Russia's Rosneft vows to complete BP tie-up
Russia's state oil giant Rosneft vowed on Friday to complete its strategic alliance with BP despite repeated efforts by the British firm's Russian venture to either block or join the deal.
The statement from the country's largest oil company came after TNK-BP announced plans to try to break up Rosneft's $16 billion share-swap and joint exploration agreement with BP and strike its own pact with the Russian firm.
Rosneft's comments were echoed by top Russian government officials amid growing signs that Moscow wanted to brush past BP's politically-sensitive boardroom dispute.
The Russian firm ridiculed the British-Russian venture's bid to become its partner on the Arctic shelf.
"TNK-BP has never been considered a potential participant in the alliance due to its lack of required competence," Rosneft said.
Deputy Prime Minister Igor Sechin -- who serves as Russia's effective energy tsar -- also played down TNK-BP's interest.
"Russia has the right to choose its own partner," Interfax quoted Sechin as saying.
He called Rosneft's unprecedented plans to explore the Arctic jointly with BP "a matter of Russian energy security and a contribution to the energy security of Europe and the world."
January's agreement would give Rosneft five percent of BP's ordinary voting shares in exchange for approximately 9.5 percent of the Russian company's stock.
BP and Rosneft have also agreed to explore and develop Rosneft's three licensed blocks on the Arctic continental shelf -- a 125,000 square kilometre (50 square mile) region said to contain five billion tonnes of oil and 3.0 trillion cubic metres of gas.
But its implementation has been blocked by a London court after TNK-BP argued that the deal violated the venture's shareholders agreement.
The BP alliance was blessed personally by Prime Minister Vladimir Putin and hailed by the government as confirmation of the West's continued interest in Russia despite criticism of its investment climate.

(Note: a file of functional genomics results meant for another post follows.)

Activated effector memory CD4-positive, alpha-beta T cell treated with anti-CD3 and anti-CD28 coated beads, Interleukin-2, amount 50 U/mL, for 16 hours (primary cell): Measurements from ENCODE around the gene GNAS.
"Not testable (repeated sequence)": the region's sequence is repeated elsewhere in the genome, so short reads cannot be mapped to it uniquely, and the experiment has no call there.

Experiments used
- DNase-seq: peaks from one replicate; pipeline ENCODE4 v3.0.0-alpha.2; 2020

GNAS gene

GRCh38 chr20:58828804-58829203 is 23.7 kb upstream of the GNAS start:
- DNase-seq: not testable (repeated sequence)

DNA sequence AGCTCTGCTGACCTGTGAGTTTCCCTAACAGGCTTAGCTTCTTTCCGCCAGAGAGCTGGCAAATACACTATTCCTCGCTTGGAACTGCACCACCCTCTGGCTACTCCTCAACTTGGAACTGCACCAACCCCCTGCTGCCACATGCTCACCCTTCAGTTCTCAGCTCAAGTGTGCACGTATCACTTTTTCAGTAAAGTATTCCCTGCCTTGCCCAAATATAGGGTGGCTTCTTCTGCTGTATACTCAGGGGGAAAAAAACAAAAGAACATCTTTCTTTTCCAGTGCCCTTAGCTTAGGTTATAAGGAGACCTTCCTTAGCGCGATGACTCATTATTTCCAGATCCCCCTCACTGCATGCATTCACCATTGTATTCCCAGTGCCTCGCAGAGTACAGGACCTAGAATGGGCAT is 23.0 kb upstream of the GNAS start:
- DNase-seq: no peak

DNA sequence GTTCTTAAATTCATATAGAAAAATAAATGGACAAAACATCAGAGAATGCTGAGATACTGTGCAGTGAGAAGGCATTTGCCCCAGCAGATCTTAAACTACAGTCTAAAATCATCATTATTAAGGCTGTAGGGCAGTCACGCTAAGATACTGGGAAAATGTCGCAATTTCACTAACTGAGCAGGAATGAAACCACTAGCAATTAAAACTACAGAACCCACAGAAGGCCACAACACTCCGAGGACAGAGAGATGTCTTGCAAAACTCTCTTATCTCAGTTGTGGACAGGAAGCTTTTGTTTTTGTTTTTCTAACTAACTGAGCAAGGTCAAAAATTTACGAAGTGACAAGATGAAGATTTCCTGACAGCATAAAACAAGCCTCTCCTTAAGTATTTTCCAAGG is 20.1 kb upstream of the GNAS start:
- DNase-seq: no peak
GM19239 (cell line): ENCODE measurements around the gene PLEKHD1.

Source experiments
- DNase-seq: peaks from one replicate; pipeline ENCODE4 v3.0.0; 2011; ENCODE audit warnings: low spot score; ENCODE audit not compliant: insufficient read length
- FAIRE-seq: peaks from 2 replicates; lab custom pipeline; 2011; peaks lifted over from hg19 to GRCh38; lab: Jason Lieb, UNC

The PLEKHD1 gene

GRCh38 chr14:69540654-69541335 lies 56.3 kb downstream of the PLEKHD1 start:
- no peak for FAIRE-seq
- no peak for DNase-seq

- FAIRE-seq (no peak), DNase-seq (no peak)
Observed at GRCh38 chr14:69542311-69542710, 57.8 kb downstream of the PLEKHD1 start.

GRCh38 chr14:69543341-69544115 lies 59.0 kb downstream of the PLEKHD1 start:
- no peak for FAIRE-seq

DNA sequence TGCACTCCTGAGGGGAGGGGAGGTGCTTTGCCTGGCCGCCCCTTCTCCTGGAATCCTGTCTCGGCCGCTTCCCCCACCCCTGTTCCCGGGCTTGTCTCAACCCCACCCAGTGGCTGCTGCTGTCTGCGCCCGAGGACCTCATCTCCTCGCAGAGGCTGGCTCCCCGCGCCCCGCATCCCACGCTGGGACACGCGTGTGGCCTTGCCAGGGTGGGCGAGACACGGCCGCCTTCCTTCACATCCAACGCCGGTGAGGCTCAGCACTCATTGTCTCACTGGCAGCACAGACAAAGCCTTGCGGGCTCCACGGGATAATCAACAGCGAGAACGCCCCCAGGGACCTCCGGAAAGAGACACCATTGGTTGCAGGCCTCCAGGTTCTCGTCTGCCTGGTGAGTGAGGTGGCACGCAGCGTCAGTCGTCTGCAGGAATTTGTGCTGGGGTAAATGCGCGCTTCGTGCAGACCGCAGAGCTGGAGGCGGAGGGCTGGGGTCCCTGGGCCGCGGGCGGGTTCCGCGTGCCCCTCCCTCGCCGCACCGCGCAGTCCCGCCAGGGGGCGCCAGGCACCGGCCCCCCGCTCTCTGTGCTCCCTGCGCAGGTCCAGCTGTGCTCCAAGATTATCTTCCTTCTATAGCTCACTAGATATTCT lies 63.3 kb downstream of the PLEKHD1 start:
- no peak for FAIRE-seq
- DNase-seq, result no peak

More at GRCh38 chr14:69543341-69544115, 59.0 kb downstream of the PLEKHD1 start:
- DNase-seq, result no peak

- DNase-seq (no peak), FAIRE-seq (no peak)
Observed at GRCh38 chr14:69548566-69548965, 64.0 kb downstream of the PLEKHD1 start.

But Putin last week voiced frustration over the delay and accused the British firm of misleading him going into the deal.
He said neither BP nor its Russian venture "had informed Rosneft about the fact that they might have some sort of problems."
"I, for example, had absolutely no idea," news agencies quoted Russia's former president and current de facto leader as saying.
Putin's comments provide an unlikely opening for TNK-BP -- with Russia's de facto leader stressing that the joint venture had a right to voice an interest in Arctic projects.
The TNK-BP board is due to consider its management's proposal at a Paris board meeting scheduled for Saturday.
But Rosneft noted that it was already cooperating with BP in two new Sakhalin Island projects and that TNK-BP had on those occasions allowed for the deals to go through.
"Any actions aimed at undermining this deal that damage Rosneft will be analysed and followed by exhaustive measures aimed at defending the rights of our investors, with all the ensuing consequences," Rosneft said.
Various Western press reports said that TNK-BP's management was willing to pay BP $7.6 billion in cash for its place in the $16 billion Rosneft share-swap and Arctic exploration agreement.
Most analysts agreed that the Russian billionaires were waging a losing battle.
"We very much doubt that TNK-BP will become a third party to the agreement or that it will replace BP in the alliance ... because TNK-BP can add very little to the JV," the Renaissance Capital investment firm said in a note.
© 2011 AFP